Although children with psoriasis are at greater risk for developing various comorbidities than children without psoriasis, obesity is a stronger independent risk factor than psoriasis in comorbidity development, according to recently published study results in JAMA Dermatology.
“In recent years, it has become increasingly clear that psoriasis is more than a ‘skin-deep’ condition and that it may frequently be associated with other systemic comorbidities, even in children,” Megha M. Tollefson, MD, of the dermatology department at Mayo Clinic, Rochester, Minnesota, and colleagues wrote. “There is mounting evidence that children with psoriasis are more likely to be obese than children without psoriasis, but this finding begs the question of whether the systemic comorbidities that are seen in children with psoriasis are attributable to obesity, or whether psoriasis is an independent risk factor for these comorbidities.”
Tollefson and colleagues used data from the Optum Laboratories Data Warehouse, which includes data for 150 million privately insured and Medicare Advantage enrollees, to conduct a retrospective cohort study of 29,957 children diagnosed with psoriasis between 2004 and 2013 (affected children; average age, 12.0 years; 53.5% girls) and 29,957 children without psoriasis who were matched by age, sex and race. The cohorts were divided into four groups including, nonobese without psoriasis, nonobese with psoriasis, obese without psoriasis and obese with psoriasis.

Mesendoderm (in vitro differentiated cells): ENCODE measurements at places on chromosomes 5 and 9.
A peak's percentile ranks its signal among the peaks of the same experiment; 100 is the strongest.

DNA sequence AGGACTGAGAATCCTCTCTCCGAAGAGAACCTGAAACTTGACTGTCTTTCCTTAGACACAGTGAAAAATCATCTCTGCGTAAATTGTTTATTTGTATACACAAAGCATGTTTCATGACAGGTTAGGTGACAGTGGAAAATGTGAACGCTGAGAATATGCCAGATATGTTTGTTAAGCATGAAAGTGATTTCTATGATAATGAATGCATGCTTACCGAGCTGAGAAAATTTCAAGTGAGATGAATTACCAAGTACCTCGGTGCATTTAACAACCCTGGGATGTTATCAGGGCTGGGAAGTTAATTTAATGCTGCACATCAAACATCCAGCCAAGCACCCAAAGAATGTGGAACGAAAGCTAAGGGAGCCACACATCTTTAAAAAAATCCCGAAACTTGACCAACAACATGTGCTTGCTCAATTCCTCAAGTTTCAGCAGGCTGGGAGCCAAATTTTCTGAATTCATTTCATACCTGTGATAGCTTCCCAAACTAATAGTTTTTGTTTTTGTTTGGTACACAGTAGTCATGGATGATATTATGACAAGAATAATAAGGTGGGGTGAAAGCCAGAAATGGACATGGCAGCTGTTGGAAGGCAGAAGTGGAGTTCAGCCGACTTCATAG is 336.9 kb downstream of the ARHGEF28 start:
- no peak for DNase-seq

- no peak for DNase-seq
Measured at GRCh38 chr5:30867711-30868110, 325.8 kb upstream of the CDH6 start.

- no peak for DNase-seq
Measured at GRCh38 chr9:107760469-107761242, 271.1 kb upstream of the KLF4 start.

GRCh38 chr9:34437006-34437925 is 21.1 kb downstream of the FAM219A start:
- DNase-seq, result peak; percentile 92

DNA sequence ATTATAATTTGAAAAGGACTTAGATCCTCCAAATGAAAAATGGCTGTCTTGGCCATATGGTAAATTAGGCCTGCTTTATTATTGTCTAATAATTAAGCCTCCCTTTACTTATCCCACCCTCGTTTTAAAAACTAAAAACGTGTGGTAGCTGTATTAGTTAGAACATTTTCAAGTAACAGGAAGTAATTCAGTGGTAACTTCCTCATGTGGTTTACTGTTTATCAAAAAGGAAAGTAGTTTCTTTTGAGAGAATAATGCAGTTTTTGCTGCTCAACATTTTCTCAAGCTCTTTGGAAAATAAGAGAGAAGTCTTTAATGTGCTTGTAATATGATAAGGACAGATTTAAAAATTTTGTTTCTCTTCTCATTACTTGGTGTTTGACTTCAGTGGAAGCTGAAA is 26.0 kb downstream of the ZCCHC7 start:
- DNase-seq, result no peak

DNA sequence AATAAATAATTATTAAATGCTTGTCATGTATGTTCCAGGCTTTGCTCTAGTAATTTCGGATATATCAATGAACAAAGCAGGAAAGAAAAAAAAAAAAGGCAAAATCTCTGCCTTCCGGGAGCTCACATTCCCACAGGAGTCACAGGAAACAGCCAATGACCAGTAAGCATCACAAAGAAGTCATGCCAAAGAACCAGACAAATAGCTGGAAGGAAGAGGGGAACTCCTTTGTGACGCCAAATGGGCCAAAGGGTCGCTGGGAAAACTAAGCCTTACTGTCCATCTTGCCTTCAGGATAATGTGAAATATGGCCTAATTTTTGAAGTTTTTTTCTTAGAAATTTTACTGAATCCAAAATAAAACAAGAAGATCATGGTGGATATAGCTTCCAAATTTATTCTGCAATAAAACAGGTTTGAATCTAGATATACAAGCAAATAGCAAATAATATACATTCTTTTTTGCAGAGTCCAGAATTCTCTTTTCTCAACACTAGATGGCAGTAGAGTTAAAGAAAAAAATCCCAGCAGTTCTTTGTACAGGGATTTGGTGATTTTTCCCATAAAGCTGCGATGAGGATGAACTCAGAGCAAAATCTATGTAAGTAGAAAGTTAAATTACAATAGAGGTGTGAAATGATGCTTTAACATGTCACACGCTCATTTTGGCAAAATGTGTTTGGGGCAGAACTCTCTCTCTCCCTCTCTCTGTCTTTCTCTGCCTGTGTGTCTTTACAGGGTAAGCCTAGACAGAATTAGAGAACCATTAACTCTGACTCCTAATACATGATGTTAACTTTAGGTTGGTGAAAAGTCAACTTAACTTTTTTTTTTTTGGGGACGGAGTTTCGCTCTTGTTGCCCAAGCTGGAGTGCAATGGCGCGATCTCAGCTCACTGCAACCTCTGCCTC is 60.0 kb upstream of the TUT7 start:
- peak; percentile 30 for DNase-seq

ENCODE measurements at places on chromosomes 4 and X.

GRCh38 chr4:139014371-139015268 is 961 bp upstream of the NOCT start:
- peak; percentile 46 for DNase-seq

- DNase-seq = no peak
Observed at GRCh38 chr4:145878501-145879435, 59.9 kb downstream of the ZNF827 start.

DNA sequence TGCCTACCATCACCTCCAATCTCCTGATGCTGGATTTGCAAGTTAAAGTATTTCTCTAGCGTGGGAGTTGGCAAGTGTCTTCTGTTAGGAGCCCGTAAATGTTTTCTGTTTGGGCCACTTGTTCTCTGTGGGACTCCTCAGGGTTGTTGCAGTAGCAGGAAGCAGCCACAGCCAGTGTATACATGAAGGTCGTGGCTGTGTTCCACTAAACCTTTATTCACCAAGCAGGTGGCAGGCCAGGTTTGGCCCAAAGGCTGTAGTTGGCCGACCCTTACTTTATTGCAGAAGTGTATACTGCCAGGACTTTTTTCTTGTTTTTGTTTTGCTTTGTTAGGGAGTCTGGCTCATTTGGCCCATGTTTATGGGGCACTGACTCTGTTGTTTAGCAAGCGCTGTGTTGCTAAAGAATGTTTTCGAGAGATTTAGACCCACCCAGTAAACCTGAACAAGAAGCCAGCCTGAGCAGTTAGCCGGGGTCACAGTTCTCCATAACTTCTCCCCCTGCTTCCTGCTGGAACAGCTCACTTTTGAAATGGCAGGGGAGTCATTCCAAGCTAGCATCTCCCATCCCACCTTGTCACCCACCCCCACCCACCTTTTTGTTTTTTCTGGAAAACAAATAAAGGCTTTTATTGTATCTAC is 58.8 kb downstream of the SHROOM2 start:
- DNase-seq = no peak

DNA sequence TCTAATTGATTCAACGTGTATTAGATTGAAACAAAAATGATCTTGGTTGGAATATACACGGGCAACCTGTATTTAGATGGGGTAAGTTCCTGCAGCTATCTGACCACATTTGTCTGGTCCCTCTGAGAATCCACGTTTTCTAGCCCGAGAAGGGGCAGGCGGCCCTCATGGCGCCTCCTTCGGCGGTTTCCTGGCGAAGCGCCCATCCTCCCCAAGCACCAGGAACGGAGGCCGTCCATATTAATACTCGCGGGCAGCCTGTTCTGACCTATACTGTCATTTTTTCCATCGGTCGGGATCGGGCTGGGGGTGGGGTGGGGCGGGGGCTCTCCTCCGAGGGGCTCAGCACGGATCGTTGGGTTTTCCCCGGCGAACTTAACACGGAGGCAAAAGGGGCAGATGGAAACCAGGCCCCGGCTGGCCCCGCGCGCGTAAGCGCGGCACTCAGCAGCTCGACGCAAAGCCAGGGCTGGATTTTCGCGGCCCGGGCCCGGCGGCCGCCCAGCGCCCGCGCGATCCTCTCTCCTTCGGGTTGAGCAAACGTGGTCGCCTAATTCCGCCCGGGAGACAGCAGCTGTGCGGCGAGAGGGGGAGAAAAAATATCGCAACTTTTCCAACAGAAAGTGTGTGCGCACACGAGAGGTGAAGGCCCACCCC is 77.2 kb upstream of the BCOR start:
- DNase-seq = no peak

There were more children in the affected children cohort who were obese (2.9%) compared with the nonaffected children (1.5%) at baseline (P < .001 for all comparisons). Children with psoriasis were significantly more likely to develop comorbidities including elevated lipid levels, hypertension, metabolic syndrome, polycystic ovarian syndrome, diabetes, nonalcoholic liver disease and elevated liver enzyme levels, than children without psoriasis (P < .01).
Even in children without psoriasis, obesity was a risk factor for each comorbidity developing (HR range = 2.26 to 18.11).
There was a 40% to 75% higher risk of comorbidities among nonobese children with psoriasis compared with nonobese children without psoriasis, including elevated lipid levels (HR = 1.42; 95% Ci, 1.25-1.62), hypertension (HR = 1.64; 95% CI, 1.40-1.93), diabetes (HR = 1.58; 95% CI, 1.27-1.95), metabolic syndrome (HR = 1.62; 95% CI, 1.13-2.33), polycystic ovarian syndrome (HR = 1.49; 95% CI, 1.18-1.88), nonalcoholic liver disease (HR = 1.76; 95% CI, 1.16-2.65) and elevated liver enzyme levels (HR = 1.46; 95% CI, 1.27-1.67).
Significant interaction did not occur between psoriasis and obesity regarding comorbidity risk except for hypertension (P = .03).
“Children with psoriasis have higher rates of obesity, hyperlipidemia, hypertension, diabetes, metabolic syndrome, polycystic ovarian syndrome, nonalcoholic liver disease and elevated liver function enzyme levels than children who do not have psoriasis,” the authors concluded. “Children with psoriasis are also at increased risk to develop these comorbidities, irrespective of obesity status. However, these children who are obese are much more likely to develop comorbidities than those who are not obese, even in the population of children with psoriasis … Our results highlight the particular importance of screening obese patients because obesity is a much larger contributor to comorbidity development.” – Bruce Thiel
Disclosures: The authors report no relevant financial disclosures.